Mentoring is all about relationships, and millions of college students are now working remotely from their professors. During this time of social distancing and “stay at home” directives, is there a way for mentors and mentees to keep connected?
Allison McWilliams, assistant vice president, mentoring and alumni personal & career development at Wake Forest University says, these relationships, whether formal or informal, “are critical to how we survive this moment in time and to how we emerge from it.”
McWilliams offers some tips for those who are already engaged in mentoring relationships.
- Double-down and be even more intentional about these relationships. Don’t let your relationship slide, just because you can’t meet in person. Use Google Hangouts, Zoom or the phone. “The two most important elements of effective mentoring relationships are consistency and continuity. More than ever, this is the time to show up for one another and keep the conversations going.”
- Even the best tools create distance. Even for the most well-established relationships, there will now be a barrier. “Pay attention to verbal and non-verbal cues to gauge how the conversation is going. And, be prepared for the technology to break down, for internet connections to fizzle, for all sorts of things to happen. Plan for how you will respond when distractions come into play.” Rescheduling the conversation may be better than having a forced discussion in what are already less than ideal conditions.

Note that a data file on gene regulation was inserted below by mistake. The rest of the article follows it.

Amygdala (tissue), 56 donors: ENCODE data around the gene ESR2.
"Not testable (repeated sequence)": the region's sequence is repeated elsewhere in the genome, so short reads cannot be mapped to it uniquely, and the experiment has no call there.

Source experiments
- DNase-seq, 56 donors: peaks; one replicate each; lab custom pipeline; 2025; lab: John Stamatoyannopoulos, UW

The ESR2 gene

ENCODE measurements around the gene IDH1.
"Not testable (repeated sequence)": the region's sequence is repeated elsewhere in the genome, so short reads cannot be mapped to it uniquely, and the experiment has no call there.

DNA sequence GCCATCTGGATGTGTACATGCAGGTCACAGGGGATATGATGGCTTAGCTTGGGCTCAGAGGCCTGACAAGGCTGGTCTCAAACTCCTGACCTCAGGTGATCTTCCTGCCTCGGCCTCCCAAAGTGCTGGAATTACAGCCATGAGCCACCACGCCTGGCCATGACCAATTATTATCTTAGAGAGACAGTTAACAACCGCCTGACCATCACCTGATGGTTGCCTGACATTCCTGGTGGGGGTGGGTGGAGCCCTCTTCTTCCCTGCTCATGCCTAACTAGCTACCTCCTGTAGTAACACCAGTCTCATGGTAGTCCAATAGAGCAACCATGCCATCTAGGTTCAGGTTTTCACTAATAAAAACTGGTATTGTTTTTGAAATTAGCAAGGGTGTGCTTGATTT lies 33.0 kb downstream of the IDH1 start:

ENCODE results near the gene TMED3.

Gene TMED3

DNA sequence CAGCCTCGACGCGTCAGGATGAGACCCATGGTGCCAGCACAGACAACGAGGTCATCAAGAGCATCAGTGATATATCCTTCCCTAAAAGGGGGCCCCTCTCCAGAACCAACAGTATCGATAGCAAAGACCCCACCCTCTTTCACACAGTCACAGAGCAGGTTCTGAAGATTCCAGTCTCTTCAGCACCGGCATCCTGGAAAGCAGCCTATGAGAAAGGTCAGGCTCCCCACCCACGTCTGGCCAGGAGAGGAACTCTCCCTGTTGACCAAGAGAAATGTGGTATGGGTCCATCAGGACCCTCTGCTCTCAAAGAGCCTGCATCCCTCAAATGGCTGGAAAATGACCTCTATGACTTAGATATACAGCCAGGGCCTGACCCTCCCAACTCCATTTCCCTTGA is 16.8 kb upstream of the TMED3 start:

- Expect the conversation to go in new directions. You may have been talking through work or academic goals in pre-pandemic mentoring conversations, but “it’s completely okay to take a conversation or two (or more) to talk through those fears and uncertainties and how you each are navigating through this moment.” But a mentor’s job is not to be a trained counselor. Point mentees toward professional help if needed.
“Network-building is relationship-building, and relationship-building takes time and work. And, this is the time to have some extra patience with people,” McWilliams adds. “This is, undoubtedly, a moment of crisis, a moment of chaos, a moment when the whole world seems like it is on fire. It’s scary, yes. But, if we don’t emerge from this moment of crisis and uncertainty better than we entered it, well, what a waste it all will have been.”
McWilliams is an expert in mentoring both in higher education and in the workplace and author of the book, Five For Your First Five, Own Your Career and Life After College. She has been featured in The Chronicle of Higher Education, Inside Higher Ed, Fast Company and Wired among other outlets. McWilliams writes a mentoring blog on Psychology Today, “Your Awesome Career” offering insights for anyone interested in mentoring, leadership, interpersonal relationships and networking.
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